Wounded

It was early and so the lighting was bad and, therefore, so were my photos. However, when I got home and examined the photos, I could see that this coyote had a wound on his rump. That this coyote is at the bottom of his family’s hierarchal structure tells me something — sibling rivalry put him there this fall. That he is regularly bullied by his older sibling who drives him away, tells me more. That coyotes nip or bite dogs on the rump — as their strongest warning messages to dogs, to let dogs know both who is boss and to get them to move on — tells me all the rest.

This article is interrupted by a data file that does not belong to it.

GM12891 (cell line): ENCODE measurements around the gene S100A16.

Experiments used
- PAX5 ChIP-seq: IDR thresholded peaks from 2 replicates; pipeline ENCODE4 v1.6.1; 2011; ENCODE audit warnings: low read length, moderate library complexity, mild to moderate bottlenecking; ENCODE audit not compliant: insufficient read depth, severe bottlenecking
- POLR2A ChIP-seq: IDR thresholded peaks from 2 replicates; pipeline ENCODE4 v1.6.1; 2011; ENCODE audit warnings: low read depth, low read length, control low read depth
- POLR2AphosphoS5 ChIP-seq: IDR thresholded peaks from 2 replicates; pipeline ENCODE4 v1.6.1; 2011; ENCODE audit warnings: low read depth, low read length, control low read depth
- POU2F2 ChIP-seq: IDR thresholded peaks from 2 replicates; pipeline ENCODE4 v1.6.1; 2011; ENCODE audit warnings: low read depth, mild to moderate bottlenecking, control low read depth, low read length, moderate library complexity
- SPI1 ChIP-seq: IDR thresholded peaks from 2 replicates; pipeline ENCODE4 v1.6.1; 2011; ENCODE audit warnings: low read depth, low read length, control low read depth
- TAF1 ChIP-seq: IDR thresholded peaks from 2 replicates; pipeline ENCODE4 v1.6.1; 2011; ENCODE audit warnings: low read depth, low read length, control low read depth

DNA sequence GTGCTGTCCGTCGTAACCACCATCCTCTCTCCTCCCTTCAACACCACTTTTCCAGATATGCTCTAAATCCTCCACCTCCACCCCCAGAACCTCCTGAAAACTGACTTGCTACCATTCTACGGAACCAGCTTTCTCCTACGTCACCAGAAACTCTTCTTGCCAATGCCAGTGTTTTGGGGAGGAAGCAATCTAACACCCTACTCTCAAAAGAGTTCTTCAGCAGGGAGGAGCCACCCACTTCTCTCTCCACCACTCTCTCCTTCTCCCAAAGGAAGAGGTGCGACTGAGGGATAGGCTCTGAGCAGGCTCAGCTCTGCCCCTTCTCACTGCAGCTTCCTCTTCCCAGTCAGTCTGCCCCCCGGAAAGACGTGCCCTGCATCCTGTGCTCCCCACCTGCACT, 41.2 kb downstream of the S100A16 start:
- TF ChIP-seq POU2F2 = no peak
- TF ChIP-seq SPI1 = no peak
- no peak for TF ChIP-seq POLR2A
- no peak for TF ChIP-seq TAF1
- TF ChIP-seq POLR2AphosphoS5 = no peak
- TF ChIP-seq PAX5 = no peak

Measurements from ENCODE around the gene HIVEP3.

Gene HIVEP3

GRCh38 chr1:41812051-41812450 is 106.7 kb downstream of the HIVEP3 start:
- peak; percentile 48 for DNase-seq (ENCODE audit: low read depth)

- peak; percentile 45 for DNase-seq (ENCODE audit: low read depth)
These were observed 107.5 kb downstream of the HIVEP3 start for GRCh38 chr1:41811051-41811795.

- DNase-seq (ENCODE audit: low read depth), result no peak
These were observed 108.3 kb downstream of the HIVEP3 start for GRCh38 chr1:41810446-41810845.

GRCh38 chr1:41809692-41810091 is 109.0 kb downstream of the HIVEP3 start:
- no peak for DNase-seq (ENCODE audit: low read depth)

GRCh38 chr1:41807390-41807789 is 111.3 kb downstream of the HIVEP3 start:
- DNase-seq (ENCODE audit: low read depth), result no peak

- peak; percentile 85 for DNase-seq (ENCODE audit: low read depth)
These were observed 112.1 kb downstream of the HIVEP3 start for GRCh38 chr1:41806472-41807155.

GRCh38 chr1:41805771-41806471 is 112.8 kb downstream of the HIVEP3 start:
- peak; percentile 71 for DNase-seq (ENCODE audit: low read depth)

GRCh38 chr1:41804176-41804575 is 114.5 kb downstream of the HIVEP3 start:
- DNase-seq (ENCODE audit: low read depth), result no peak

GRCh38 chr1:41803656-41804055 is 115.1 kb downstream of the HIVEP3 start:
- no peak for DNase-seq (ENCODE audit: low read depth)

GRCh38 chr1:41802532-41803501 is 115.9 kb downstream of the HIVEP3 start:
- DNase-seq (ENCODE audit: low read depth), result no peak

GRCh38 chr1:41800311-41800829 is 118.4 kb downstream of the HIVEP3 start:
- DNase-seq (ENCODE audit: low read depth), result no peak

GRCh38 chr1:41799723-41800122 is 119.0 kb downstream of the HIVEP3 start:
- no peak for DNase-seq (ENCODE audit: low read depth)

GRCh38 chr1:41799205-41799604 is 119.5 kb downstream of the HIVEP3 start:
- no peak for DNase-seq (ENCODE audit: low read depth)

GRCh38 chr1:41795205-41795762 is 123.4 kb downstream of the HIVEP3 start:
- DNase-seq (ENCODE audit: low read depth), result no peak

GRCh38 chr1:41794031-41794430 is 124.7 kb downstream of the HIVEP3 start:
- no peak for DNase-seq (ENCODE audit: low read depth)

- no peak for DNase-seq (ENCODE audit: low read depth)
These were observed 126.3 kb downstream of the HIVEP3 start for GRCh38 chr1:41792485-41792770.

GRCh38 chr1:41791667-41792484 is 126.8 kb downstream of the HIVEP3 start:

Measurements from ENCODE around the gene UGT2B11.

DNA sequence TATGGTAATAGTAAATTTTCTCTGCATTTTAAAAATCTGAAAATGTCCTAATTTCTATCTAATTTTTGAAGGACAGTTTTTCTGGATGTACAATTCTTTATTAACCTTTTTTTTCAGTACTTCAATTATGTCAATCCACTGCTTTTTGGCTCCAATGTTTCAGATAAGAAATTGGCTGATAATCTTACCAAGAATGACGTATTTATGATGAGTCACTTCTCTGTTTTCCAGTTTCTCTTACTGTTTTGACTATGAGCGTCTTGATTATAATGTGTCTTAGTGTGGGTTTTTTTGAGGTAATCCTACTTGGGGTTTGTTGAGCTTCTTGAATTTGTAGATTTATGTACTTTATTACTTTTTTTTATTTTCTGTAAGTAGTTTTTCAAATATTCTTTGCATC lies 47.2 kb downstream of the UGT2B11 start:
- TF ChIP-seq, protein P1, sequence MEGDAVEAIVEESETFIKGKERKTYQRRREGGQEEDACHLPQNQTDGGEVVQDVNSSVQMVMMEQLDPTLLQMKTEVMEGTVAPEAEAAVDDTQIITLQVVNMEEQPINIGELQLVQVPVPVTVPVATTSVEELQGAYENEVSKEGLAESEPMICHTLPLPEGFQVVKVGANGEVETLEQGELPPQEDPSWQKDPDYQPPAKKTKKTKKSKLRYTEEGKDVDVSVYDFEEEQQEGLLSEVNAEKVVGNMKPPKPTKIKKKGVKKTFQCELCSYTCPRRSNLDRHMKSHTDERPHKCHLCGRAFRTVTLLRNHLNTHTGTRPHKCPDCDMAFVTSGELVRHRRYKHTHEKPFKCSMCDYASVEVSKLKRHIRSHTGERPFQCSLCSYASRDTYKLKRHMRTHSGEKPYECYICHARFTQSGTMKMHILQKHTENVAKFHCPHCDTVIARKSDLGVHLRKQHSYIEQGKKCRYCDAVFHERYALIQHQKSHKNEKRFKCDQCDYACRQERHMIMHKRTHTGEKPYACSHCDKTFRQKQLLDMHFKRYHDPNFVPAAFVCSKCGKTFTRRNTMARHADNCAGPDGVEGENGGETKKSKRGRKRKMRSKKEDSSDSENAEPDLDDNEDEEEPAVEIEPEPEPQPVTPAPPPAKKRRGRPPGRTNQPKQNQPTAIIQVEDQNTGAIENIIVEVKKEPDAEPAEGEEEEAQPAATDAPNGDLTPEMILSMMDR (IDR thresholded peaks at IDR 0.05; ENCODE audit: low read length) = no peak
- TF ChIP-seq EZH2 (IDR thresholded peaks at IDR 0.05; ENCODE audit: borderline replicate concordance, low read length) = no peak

More than likely, this coyote has been bitten by his more dominant sibling to tell him to move on. Maybe the dispute was only about immediate proximity, or a piece of food. But maybe it was about ownership and use of the larger territory that they both share. The bitten coyote has been a loner for a while. The dominant sibling and mother are almost always together and may even be becoming a “pair.”  The lone coyote, in being driven away by the brother, is thus also kept distant from the mother. The alpha mother coyote is still at the top of the family pack, but she may have no say in how those below her work out their own hierarchy.

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